By Jacob Katel
By Laurie Charles
By Nate "Igor" Smith
By Abel Folgar
By Kat Bein
By Jacob Katel
It was last summer and local band Lavalas was playing the Orange Blossom Lounge in Ft. Pierce, another booking in an obscure out-of-town venue they were told attracts a Haitian crowd. In a video of the concert you can see a few disinterested patrons of undetermined nationality standing around what turned out to be a divey neighborhood bar.
As the band picks up the pace of the cow-skin congas and electric guitars, a bare-chested Haitian man in hot-pink-fringed Clamdiggers builds a fire on the floor in front of the stage. The beat of the drums visibly ripples through his body as he lies across the fire, walks on a board of nails, rolls around on broken bottles. The man then eats a beer glass, taking big bites and munching away like it was a crisp apple before swallowing all the shards, chasing it with a brew.
After this hypnotic display, the man disappeared, leaving the owner of the bar dumbstruck and demanding to know who the hell was going to pay for her floor. The members of the band are still looking for the guy. After all, it could be a good act; sort of a vodou version of Jim Rose's Lollapalooza circus sideshow.
Such reactions to Lavalas's music are welcomed by the band, and expected. The group plays Haitian roots music A the rhythms of vodou ceremonies and rara, the music of street festivals, mixed with rock, reggae, sometimes rap, sung in Creole, parables that carry political and spiritual messages. In Haiti it is often called lakou music, after the extended-family homes common there A symbols of roots and tradition. Vodou music (Haitian musicians have stopped using the "voodoo" spelling A with its derogatory Hollywood-produced connotations A in favor of other ways of writing the phonetic Creole word) has been kept alive through generations of drummers. The ancient beat goes directly to the bloodstream, the rock groove keeps it pumping, and roots music rapidly whips most crowds into a celebratory frenzy that brings new meaning to the term "trance dance."
"Listen, this music is hot," growls Bob Florentine, who plays congas for Lavalas, nodding his head and grinning madly. "Really hot."
Roots music is the sound of revolution. In the late Seventies, Haitian musicians began a search for their tribal rhythms, and found vodou to be the native sound that could replace compas, the commercial merenguelike dance music commonly heard on the island. (Vodou had been experimented with in the Fifties, when jazz artists combined its rhythms with compas. That ended when Duvalier came to power and those musicians fled the island.) Many found inspiration in Bob Marley's fight for freedom and in the soul sounds of James Brown. Like reggae in Jamaica or the Tropicalia movement in Brazil, roots music has become a political force in the face of repression.
In Haiti, soldiers have used tear gas to quiet crowds at concerts given by Boukman Eksperyans. Two radio stations that persisted in playing a song by the group RAM were closed by the government. Embraced by ousted president Jean-Bertrande Aristide, roots music is reviled by the military rulers who have persecuted members of the dozens of roots bands there, forcing them into exile, beating them, and, sometimes, killing them.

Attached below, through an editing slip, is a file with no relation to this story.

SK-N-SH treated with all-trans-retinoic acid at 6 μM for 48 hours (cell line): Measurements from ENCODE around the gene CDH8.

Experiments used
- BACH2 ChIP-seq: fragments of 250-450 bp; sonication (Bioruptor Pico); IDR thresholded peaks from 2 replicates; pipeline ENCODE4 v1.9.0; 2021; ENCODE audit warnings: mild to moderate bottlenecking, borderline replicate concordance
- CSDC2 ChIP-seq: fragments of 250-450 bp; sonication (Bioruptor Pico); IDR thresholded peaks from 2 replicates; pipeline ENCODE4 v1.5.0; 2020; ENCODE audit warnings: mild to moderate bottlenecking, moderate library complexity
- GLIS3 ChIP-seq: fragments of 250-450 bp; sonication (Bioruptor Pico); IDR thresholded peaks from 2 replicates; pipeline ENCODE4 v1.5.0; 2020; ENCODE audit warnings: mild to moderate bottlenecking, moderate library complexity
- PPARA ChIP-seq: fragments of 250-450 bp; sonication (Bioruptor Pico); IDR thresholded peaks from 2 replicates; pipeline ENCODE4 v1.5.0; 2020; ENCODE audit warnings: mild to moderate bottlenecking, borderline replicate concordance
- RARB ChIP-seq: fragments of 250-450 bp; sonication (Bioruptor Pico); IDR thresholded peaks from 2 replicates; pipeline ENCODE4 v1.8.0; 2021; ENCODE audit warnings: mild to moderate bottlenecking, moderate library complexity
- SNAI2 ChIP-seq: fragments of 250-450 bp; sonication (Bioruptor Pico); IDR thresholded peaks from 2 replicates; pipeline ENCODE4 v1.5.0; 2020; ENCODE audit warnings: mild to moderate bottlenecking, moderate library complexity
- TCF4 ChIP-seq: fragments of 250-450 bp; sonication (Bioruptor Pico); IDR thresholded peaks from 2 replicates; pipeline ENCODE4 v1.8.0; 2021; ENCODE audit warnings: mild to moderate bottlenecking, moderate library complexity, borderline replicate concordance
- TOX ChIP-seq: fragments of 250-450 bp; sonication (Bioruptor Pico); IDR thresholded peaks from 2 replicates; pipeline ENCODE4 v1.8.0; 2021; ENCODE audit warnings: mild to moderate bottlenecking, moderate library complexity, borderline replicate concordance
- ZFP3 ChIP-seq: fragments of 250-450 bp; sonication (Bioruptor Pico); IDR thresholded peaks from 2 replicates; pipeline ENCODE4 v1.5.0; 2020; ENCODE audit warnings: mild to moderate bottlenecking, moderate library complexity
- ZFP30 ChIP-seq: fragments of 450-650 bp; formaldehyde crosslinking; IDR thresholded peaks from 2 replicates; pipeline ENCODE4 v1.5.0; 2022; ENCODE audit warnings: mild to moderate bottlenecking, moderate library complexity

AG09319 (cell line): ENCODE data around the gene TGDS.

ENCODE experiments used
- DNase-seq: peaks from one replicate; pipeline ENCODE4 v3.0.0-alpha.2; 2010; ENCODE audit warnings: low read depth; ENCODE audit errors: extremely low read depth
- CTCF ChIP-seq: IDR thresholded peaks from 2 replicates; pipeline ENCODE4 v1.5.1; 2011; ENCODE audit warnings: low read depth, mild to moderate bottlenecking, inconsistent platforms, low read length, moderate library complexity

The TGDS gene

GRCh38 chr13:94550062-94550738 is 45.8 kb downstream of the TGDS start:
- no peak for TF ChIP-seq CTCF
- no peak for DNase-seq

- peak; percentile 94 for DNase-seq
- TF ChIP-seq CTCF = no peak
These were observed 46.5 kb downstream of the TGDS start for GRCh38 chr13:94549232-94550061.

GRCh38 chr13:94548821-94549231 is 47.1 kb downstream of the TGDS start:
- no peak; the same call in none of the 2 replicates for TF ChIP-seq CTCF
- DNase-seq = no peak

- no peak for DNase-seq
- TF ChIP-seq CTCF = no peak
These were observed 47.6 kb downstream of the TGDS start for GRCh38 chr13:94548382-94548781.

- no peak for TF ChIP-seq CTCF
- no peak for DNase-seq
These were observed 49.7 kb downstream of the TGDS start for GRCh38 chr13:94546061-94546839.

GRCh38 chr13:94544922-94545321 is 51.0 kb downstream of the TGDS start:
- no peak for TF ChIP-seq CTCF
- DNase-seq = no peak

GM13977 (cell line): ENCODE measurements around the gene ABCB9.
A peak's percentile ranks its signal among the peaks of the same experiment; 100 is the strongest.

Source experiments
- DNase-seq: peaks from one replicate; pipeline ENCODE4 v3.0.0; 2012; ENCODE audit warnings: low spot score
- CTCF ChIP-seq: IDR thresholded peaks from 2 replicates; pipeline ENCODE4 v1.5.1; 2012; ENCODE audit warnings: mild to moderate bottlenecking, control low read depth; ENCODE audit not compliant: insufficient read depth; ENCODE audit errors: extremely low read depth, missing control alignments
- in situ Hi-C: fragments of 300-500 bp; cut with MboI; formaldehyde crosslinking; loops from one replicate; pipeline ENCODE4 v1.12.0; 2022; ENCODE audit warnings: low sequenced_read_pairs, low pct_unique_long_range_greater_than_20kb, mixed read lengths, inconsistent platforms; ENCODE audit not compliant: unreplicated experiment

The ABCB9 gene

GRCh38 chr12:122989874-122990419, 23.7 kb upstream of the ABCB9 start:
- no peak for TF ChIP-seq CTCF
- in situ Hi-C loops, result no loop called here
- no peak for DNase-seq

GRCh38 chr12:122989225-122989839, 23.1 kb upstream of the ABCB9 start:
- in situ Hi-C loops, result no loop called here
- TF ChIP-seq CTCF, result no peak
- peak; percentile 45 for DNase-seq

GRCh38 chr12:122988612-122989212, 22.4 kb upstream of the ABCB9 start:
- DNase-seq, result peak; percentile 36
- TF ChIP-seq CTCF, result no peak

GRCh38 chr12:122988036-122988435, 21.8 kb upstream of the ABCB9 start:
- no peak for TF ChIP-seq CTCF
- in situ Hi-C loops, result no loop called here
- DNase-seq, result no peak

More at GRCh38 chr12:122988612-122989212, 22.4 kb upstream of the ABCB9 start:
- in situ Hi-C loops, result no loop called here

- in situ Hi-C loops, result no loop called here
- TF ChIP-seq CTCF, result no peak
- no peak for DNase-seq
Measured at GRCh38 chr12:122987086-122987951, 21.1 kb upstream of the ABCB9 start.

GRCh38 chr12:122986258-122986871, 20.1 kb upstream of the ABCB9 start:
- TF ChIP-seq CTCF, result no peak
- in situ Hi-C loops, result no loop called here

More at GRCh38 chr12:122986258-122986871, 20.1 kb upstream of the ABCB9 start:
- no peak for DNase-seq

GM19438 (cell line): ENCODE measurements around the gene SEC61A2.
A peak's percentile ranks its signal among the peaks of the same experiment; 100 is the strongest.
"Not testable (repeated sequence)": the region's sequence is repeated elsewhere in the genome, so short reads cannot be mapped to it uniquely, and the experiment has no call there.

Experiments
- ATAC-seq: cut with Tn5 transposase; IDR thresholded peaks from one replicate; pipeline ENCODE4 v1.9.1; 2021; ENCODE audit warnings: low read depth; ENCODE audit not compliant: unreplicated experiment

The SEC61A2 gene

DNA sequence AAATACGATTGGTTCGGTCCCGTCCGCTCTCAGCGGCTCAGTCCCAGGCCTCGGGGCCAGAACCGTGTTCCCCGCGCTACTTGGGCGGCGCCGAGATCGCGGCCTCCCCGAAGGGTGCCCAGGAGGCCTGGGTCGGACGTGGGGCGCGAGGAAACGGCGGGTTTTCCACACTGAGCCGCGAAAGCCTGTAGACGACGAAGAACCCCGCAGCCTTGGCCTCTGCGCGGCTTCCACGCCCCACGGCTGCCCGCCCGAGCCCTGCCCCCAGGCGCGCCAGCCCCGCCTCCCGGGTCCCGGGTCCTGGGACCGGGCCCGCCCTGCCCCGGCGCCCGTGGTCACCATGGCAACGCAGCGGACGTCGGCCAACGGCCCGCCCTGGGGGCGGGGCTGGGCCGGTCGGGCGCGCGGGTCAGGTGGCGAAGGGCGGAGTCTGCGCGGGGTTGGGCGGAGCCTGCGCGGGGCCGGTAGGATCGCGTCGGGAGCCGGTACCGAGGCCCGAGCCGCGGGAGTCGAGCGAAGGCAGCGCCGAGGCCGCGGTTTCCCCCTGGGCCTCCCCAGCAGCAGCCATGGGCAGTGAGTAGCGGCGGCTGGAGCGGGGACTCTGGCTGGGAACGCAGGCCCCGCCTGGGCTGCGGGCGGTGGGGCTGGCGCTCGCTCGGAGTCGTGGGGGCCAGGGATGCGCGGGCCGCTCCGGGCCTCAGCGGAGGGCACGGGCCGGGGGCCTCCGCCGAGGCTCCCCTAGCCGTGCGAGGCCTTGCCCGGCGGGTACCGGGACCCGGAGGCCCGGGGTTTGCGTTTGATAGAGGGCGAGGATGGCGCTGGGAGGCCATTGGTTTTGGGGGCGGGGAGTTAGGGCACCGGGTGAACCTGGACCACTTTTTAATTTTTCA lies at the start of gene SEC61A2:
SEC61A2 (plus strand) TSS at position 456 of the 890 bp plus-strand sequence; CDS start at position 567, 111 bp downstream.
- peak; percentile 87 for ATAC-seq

"Those of us who play roots music give people energy to resist, and to continue the struggle," says Theodore "Lolo" Beaubrun, Jr., of Boukman Eksperyans. "The concert becomes a rally. Sure we have problems, and that shows in the strength of our music. What we represent in Haiti are the roots and the spirit of ginen, the will to live. We have to go forward, to revolution. Ours is a message of love, truth, and justice. We have to talk. We will not let people shut our mouth."
On the title track of their self-produced cassette, Zombi, Lavalas pays homage to fallen musicians while offering a sobering view of the stereotypical symbol of their country's popular culture, the walking corpse. "Many people who die in the streets are not buried...The dead do not get up, the dead do not get up," the chorus warns.
"In Haitian society the music that we're playing is evil," explains Toto Puntsha, the group's gravel-voiced lead singer, who often punctuates his lyrics with a devilish laugh. Puntsha, who is 22 years old and came to live in Miami two years ago, has been singing roots since he was twelve. He has recently returned after six months in Haiti A for weeks he was prevented from leaving after a short visit. "The government tells us that this music is evil. These are the roots of the next generation. My kids will grow up to think of this music not as evil, but as ours."
Off the island, the music's sound has attracted commercial attention. The first album by Boukman Eksperyans was nominated for a Grammy. "Ibo Lele" ("Dreams Come True"), a song by RAM, is included on the soundtrack of Jonathan Demme's film Philadelphia. Headed by Richard A. Morse, a Princeton graduate and veteran of New York's Eighties music scene who sings in English as well as Creole, RAM plays the Stephen Talkhouse this weekend.